Lighting Controls, News, Transport

Lighting in UK rail stations fails to meet standards

Lighting at stations served by Southern trains needs to be brought up to code before controversial plans to allow train drivers to operate doors can be brought into place.
Aslef, the train driver’s union, has claimed that the view of closed-circuit television screens in driver’s cabs is not good enough after dark or in poor light, a claim now backed by rail regulator the ORR.

A report by regulatory body the Office of Rail and Road (ORR) has found that a number of UK railway stations in southern England fail to meet lighting standards.

Tests carried out by the ORR at stations on the Southern rail network found that the brightness of lighting in some stations did not meet the required standard of 20 lux, as recorded in the Railway Group Standards Catalogue.

The ORR report was commissioned in response to the continuing dispute between rail operator GTR Southern and unions over plans to shift the responsibility for closing train doors from conductors to drivers.

The issue has provoked a spate of controversial and disruptive strike action, as rail unions Aslef and the RMT believe that the planned driver-only operation (DOO) is unsafe as drivers may not be able to see disembarking passengers on badly lit platforms.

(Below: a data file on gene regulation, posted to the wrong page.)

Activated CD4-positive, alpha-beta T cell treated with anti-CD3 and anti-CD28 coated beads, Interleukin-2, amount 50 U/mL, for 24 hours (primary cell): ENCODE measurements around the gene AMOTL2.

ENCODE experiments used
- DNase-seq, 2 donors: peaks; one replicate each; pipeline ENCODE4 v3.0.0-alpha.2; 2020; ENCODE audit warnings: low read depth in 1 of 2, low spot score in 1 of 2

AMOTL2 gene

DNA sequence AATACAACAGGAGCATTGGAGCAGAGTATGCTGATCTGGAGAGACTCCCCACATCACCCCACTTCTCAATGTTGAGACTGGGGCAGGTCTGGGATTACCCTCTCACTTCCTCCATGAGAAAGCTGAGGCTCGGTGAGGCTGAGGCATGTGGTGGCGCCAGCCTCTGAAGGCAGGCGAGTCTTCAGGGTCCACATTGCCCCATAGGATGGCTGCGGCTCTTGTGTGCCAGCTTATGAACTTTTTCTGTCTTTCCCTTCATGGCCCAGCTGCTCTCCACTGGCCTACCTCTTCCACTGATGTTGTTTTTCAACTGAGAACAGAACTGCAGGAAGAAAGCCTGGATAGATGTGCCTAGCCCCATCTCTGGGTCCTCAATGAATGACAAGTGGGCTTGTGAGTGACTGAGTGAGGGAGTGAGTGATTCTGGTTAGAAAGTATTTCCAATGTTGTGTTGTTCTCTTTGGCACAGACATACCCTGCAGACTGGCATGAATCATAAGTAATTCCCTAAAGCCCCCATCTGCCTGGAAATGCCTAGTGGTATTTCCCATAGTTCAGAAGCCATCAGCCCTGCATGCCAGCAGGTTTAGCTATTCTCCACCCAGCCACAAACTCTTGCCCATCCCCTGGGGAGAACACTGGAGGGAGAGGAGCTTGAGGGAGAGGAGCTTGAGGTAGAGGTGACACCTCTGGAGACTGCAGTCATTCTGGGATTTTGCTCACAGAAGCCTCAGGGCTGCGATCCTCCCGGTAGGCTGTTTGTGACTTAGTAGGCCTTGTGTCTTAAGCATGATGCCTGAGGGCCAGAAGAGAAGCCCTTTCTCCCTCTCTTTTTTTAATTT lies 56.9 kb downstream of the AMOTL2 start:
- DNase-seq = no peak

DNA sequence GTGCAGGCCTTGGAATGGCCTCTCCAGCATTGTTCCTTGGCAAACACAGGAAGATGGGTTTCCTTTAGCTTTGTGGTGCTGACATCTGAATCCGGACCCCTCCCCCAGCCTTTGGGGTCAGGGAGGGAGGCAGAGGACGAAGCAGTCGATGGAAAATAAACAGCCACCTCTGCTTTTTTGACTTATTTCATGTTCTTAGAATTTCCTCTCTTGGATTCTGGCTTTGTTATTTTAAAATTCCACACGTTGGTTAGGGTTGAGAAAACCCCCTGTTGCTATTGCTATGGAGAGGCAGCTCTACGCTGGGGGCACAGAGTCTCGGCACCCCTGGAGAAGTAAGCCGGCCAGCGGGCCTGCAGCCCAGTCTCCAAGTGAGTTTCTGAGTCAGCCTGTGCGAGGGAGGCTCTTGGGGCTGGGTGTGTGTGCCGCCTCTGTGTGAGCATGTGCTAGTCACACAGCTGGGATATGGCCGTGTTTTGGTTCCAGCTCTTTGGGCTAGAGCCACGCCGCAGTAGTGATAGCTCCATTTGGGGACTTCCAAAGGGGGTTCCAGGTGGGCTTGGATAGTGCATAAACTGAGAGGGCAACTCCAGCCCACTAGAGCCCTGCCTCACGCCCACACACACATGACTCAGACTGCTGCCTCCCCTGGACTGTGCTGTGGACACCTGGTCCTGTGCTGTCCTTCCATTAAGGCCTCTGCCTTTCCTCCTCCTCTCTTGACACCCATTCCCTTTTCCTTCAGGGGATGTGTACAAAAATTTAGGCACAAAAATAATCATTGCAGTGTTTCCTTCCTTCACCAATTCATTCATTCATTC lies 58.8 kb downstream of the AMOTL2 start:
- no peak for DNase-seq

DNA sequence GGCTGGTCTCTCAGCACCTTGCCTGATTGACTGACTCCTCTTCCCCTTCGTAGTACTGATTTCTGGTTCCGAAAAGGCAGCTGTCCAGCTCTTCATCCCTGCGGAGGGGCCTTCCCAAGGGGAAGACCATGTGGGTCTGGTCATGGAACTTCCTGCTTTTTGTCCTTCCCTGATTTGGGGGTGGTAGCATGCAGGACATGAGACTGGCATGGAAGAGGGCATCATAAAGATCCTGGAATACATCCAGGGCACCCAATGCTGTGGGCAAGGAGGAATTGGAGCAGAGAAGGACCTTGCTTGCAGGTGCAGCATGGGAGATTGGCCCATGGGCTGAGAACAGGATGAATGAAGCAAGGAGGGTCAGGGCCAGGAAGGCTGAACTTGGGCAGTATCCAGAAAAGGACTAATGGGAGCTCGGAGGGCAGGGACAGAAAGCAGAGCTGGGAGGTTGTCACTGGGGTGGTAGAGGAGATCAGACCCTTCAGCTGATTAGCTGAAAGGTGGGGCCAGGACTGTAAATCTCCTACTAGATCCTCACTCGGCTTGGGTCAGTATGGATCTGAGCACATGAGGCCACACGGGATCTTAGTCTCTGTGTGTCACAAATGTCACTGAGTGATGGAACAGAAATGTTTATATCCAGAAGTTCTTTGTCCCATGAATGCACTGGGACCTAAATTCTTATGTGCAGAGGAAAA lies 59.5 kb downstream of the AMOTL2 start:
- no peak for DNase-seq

Tests were carried out by the ORR to establish if the visibility of passengers, including small children, was clear to drivers sitting in the cab.

The ORR noted in their report that an undisclosed number of stations failed this test.

Aslef, the train driver’s union, have claimed that the view of closed-circuit television screens in cabs was not good enough after dark or in poor light. The union also claims that driver’s view of train doors was obscured when the platform was busy.

‘The report doesn’t say DOO is safe, the report only says that it can be made safe after changes are made.’

 Mick Whelan, general secretary of train driver’s union  Aslef’

Work to upgrade the lighting on the stations that failed is now underway and Southern has given the ORR a ‘categorical assurance’ that the new DDO conditions will not be implemented until station lighting is brought up to code. 

Once the lighting problems are fixed the rail regulator believes that the DDO system will be safe to operate.

‘With suitable equipment, procedures and competent staff in place, the proposed form of train dispatch intended by GTR-Southern meets legal requirements for safe operation,’ the ORR report concluded.

‘The report doesn’t say DOO is safe’, Mick Whelan, Aslef’s general secretary said in response to the findings. ‘The report only says that it can be safe after changes are made.’

‘The authors of this report have swallowed whole the distorted pictures painted by Southern Rail and have limited their work to the issue of door control when there is a whole raft of safety issues that are allied to the question of driver-only operation,’ Mike Cash, general secretary of RMT, commented in response to the report.

The implementation of DOO would see the scrapping of guards across nearly all Southern Rail services across Surrey, Sussex and Greater London and could mean the loss of over 400 jobs.



  • This year’s Lighting for Rail Conference will consider the best ways to specify lighting that complies with rail regulations. The event will see issues such as how to use lighting controls without compromising safety and how to deliver creative, innovative and safe schemes for stations. The event will take place in London on 18 May 2017 and you can find out more by clicking here